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Shop door surveillance : this is only the start

Tesco’s new scanner sounds harmless enough – a camera that just works out whether you’re male or female, and roughly how old you are.

The advertisements shown on the screen change, and I’m sure quickly you’ll see cases of men with long hair being mistaken for women, to much hilarity from their friends.

There are two fundamental problems here; not least the fact that the only way you can ensure your face is not scanned is to not go into the shop.

Firstly, should we really be increasing the amount of surveillance we’re under so some companies can sell more advertising?

Secondly, the technology isn’t going to stay the same and be used in the same way.

The potential for abuse is chilling.

As businesses like Google collect vast amounts of data about us online and can target us with very specific adverts, the race is on to catch up tracking our offline lives.

Loyalty cards were the start of the process, but as the race for data intensifies, the surveillance is becoming more intensive.

Indeed, Simon Sugar, the Chief Executive of the company behind the scanners is open about their ambition, saying “brands deserve to know not just an estimation of how many eyeballs are viewing their adverts, but who they are too.”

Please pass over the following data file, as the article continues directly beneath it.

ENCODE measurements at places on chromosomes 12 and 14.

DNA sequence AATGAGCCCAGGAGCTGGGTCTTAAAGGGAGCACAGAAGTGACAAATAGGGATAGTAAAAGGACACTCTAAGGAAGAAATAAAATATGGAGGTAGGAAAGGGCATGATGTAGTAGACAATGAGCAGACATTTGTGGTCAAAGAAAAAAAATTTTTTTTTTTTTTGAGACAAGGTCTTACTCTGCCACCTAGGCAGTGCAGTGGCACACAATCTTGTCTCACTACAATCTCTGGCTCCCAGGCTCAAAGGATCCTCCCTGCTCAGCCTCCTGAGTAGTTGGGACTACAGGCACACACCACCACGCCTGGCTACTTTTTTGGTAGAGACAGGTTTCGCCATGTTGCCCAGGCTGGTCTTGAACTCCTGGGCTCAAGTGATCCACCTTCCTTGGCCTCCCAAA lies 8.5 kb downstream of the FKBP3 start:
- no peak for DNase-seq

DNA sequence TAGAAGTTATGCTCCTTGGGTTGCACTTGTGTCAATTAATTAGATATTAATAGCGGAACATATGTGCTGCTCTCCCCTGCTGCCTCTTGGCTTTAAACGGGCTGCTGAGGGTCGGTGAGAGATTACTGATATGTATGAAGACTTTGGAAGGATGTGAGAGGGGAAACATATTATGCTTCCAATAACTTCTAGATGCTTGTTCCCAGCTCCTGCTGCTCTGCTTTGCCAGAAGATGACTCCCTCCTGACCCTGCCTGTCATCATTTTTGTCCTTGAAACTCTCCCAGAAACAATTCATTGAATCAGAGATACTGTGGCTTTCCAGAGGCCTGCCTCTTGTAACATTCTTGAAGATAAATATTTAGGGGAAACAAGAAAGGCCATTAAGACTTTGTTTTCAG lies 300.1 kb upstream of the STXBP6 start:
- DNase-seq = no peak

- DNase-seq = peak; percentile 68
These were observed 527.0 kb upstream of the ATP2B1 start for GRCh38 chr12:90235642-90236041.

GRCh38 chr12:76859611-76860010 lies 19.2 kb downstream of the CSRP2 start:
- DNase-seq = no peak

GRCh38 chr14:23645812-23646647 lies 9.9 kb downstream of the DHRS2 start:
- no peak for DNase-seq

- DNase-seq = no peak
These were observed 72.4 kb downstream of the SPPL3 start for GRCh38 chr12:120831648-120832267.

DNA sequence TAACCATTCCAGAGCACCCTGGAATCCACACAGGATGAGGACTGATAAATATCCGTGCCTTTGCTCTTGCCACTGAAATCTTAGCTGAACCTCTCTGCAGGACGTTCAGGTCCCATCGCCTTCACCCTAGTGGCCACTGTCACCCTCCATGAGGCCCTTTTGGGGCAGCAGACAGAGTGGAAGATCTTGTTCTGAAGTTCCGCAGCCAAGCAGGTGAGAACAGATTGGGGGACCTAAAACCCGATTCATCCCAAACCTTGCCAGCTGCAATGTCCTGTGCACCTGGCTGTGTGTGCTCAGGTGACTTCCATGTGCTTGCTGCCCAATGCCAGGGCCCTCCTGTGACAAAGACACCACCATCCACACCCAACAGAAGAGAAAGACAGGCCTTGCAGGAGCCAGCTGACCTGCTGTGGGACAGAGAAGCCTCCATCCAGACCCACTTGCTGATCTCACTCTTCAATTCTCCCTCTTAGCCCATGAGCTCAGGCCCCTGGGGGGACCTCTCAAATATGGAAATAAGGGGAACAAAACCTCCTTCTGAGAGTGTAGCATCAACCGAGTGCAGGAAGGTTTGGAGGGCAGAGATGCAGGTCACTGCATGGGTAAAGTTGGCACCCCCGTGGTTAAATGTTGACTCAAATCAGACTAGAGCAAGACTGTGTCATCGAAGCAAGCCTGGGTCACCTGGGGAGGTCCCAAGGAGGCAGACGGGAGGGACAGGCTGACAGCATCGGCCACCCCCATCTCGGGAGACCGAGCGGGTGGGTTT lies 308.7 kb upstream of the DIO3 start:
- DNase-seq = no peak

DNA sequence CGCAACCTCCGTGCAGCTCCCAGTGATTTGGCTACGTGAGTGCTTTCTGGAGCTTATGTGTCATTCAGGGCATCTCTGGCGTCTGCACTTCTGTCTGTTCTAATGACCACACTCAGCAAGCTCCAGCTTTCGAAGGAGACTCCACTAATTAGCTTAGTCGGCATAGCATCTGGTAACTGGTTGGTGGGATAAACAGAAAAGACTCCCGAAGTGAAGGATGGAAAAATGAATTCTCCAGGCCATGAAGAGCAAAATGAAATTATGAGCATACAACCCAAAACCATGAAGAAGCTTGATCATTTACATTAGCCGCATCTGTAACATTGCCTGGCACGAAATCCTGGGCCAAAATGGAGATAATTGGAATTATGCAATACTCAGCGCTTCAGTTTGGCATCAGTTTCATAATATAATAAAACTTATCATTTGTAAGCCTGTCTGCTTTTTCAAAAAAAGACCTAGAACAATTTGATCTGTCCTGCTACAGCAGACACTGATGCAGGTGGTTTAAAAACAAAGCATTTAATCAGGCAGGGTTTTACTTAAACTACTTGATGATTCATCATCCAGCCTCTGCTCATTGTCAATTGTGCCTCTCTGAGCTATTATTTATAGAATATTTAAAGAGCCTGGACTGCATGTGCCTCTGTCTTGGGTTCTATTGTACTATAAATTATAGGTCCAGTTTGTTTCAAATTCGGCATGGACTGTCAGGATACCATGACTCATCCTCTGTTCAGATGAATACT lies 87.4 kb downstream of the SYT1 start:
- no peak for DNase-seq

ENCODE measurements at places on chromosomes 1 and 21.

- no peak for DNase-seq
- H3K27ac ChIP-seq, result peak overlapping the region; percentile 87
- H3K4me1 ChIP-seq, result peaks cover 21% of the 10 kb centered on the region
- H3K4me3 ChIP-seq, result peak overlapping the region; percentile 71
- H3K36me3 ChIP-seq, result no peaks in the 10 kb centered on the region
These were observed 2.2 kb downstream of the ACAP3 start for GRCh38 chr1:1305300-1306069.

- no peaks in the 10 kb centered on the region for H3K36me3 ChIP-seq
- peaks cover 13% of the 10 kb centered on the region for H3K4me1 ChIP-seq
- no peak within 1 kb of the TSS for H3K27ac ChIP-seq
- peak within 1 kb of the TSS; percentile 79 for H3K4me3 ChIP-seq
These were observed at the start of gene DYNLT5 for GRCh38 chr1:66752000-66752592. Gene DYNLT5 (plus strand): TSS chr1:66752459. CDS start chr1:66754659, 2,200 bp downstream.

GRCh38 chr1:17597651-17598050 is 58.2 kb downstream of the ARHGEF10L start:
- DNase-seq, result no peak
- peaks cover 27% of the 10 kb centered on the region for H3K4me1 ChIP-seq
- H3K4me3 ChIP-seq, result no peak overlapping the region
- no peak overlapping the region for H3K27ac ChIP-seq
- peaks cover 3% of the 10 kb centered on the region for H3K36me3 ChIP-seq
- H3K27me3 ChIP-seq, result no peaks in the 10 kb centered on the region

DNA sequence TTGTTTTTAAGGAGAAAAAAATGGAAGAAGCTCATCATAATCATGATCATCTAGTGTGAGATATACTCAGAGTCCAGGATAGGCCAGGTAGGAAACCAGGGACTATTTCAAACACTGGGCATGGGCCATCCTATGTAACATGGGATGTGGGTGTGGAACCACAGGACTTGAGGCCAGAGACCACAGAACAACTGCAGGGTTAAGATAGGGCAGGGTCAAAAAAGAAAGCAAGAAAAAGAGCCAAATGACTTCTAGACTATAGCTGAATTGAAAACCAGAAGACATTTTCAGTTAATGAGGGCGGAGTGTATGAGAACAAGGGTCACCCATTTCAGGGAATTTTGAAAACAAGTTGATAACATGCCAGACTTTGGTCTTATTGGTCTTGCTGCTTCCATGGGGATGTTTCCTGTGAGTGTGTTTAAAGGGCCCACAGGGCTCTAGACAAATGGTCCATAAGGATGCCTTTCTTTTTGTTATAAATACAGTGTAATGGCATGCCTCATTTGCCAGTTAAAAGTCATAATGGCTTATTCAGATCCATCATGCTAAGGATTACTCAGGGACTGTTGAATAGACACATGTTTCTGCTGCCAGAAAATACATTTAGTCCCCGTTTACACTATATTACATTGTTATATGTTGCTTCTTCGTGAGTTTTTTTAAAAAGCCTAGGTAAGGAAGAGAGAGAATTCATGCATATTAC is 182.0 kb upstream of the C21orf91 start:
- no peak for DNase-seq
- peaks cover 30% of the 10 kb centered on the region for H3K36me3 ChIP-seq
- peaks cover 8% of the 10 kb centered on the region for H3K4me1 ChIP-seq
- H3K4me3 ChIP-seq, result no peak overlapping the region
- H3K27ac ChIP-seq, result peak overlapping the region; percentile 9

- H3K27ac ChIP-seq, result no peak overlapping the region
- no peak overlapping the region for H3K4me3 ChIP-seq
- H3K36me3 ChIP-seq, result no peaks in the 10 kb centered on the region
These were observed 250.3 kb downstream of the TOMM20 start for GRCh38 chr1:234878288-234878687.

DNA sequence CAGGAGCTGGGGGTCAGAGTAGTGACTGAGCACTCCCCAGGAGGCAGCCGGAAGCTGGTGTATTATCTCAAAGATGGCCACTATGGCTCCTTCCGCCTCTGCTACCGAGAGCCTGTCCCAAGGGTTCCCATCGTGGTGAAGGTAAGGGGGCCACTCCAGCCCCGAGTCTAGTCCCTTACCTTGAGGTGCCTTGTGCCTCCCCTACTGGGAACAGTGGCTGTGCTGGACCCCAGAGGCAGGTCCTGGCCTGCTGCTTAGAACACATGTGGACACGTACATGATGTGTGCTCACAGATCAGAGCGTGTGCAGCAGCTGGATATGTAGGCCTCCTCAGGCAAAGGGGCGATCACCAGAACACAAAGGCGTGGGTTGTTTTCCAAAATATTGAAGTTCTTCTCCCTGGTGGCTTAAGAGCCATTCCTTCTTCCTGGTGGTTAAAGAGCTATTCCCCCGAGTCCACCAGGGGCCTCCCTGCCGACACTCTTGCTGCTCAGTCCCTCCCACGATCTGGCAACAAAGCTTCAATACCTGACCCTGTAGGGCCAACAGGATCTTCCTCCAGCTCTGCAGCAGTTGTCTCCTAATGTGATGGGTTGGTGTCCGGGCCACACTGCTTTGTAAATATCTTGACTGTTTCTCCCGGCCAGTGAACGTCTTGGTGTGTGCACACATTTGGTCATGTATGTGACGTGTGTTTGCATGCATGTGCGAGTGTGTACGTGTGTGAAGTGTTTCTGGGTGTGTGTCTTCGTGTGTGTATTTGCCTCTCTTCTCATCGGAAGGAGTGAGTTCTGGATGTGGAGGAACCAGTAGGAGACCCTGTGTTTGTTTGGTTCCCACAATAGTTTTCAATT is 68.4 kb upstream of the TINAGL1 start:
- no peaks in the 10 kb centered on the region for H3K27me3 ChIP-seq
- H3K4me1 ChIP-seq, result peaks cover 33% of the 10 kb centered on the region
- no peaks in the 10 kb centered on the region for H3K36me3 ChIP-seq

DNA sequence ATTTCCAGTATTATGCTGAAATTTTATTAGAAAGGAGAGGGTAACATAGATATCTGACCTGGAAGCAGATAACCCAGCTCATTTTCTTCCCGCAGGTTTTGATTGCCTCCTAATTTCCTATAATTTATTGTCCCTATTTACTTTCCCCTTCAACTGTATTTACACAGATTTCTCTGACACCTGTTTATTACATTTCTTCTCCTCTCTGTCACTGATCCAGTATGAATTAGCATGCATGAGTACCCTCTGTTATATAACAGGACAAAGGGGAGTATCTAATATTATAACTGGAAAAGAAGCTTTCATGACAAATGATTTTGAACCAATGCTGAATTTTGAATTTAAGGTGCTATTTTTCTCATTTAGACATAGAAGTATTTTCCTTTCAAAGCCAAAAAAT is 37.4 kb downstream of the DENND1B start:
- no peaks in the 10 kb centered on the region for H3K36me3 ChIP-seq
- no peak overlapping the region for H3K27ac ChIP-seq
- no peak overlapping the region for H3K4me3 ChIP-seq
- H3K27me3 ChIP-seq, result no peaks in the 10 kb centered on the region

So, we’re not stopping at age and gender – the long game is about identifying you, and facial recognition technology is getting close to enabling them to do it.

Already some companies are using facial recognition software, with Facebook first using it in 2011 until the authorities stepped in.

Our social networking profile images make a ready database of images to identify exactly who we are, and just as the data from the Tesco screens flows back in real time, so could the analysis.

Given the number of CCTV cameras across Britain that could be adapted to use this technology, the potential to track people in real-time is huge.

Equally, the commercial temptation to expand the data being collected is clear – knowing which other shops someone goes in for example.

Is this harmless marketing or the evolution of the telescreen for the club card generation?

A bit of both I expect.

But there is a very real danger that by shrugging our shoulders when we’re scanned by these machines, the likelihood of them being used for much more intrusive data gathering increases.

More importantly, the fact shops feel they can scan you without your permission is a shocking indictment of how privacy is under attack in an unprecedented way.

Those who argue you have nothing to fear if you have nothing to hide may well think twice about the shops they visit, whether they seek sensitive medical and legal advice or what streets they walk down.

People accept a degree of surveillance for law enforcement purposes, but these systems are solely motivated to watch us to collect marketing data.

People would never accept the police keeping a real-time log of which shops we go in, but this technology could do just that.

It is only a few steps short of a surveillance state by the shop door.